27 June 2022

Monday moans x 2!

I was talking to another tatting friend the other day about the history of our craft - and what is known about it.  I just loved this saying that she sent me when we were discussing a matter that had occurred online when a relatively new tatter had broadcast something which wasn't actually right.  She (my friend) said that this is 'a case of someone who knows not that she knows not' which summed up the whole thing.

It seems to be happening more and more that people will come into the craft and assimilate a little thus become a self acclaimed 'expert'.  Humility is a wonderful thing.  I certainly do NOT count myself as an expert on tatting (or anything else for that matter) and will happily tell people that, although I've been doing it for rather a long time, I'm still learning.  I also approach others for confirmation (or otherwise) when I think I've stumbled on something new or when I do a technique page etc. for them to check it over.

The only piece of advice I could give to all new tatters is to study the craft and get a feeling for 'who did what and when' in the past.  

Another moan - yes, two for the price of one this Monday!!

The other day I was asked to help a‘ lady with a free pattern she'd found on the internet and I happily agreed.  I asked her to send the link or the pattern as it was 'free' and when I looked at it it was obvious (if she'd read to page 6) that this was a 'sale' pattern on Etsy.  

Sadly I had to tell her I couldn't help as it would be a copyright issue and suggested she contacted the seller.  I then told the seller that I'd been sent a 'free' pattern of hers and that I'd asked the person who wanted to make it to ask her for help.  

Now the interesting thing is - this pattern (or, rather, idea) was first shown in an Elgiva Nicholls book but the Etsy seller didn't know that.  Elgiva covered it in two sentences and the Etsy seller made it cover six pages.  This comprised of a WHOLE page for the title, another for the abbreviations, one for the pattern (text and diagram), another for a photo of the finished item and two more pages for copyright information etc.  I thought we were trying to save the planet for future generations.  What a lot of paper and ink - bring back Elgiva and the people who write patterns that are concise.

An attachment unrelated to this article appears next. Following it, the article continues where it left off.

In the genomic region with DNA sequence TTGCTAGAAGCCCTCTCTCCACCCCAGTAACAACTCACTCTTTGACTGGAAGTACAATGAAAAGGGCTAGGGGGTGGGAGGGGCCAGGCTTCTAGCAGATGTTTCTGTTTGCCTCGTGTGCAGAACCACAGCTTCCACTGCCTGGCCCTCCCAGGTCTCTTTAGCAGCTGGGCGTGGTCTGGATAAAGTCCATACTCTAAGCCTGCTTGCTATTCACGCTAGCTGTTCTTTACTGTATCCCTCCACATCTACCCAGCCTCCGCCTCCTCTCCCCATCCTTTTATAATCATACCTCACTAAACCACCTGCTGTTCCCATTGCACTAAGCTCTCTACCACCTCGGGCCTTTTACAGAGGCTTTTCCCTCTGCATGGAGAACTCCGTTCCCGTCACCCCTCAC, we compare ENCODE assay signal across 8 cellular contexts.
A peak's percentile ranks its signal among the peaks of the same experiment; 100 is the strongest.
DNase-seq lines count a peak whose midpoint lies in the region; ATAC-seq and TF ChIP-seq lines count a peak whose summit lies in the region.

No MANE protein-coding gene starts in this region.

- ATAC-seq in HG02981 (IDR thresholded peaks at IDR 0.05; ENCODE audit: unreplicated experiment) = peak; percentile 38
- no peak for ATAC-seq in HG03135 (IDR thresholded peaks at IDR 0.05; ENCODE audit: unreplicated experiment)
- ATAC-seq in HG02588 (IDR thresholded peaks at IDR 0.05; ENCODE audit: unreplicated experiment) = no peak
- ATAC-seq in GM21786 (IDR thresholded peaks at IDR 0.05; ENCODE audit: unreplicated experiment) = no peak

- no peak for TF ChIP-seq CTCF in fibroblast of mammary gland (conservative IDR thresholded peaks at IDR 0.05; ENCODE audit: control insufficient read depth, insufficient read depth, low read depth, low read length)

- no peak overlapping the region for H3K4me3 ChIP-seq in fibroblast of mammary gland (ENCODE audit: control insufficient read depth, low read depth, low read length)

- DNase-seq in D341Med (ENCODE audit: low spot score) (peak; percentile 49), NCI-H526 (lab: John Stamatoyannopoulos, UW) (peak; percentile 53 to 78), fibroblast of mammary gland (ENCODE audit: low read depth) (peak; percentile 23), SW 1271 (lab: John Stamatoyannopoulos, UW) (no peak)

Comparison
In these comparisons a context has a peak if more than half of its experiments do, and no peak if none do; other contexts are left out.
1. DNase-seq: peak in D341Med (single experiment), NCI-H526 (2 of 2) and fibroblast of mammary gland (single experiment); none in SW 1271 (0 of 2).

Time I got ready for 'Keep Fit'!!!!


Jane McLellan said...

Happens in all spheres I'm afraid, that people know not that they know not! I read some comments about wool the other day that were wrong on so many levels I was gobsmacked.

Lace-lovin' Librarian ~ Diane said...

I'm happy to have my personal library, so that I can verify what I think before I speak! It's surprising how many times I've been wrong!

GoldenMom said...

Love your moans X2 this Monday. Wholehearted agreement with both, although I think you're much too humble. In my humble opinion you are indeed an expert in tatting, and you have often helped me with techniques, etc. so there's my "two cents" on that. I truly wish folks would respect copyrights too. Whenever I give a gift with someone else's design (yes, sometimes yours Jane!), I include the designers name and country of origin (as I think the person getting the gift would find that of interest too). Carry on Jane! Your moans make me feel better too.

Jane Eborall said...

I guess it does happen in alll crafts and spheres of life too, Jane.
I have a good library of the old patterns as they were new when I bought them although I wasn’t even born when the Mrs Beeton’s book of Needlework was published!!!!
Glad you enjoy my moans, GoldenMom. That’s good you include the designer’s name and I suppose the country of origin is interesting too!!!! Hope to keep making you feel better in the future too!!!!

God's Kid said...

Cute penguin!! :)
I am finding lots of antique tatting patterns for sale online, and lots that I know are free in the antique library. I keep wondering if it's legal for these people to sell these free patterns.

Jane Eborall said...

I’m not sure about that, God’s Kid. If the pattern is out of copyright then I guess it’s OK but the buyer should know that it’s an old pattern rejuvenated.

Anonymous said...

I’ve seen antique published tatting patterns for sale on Etsy and have wondered how people can sell what’s not (knot) theirs!

Jane Eborall said...

I quite agree, Anonymous but on the other hand the tatter who's prepared to pay for patterns should do their own research first. There are hundreds of free patterns readily available online. Many modern ones too.

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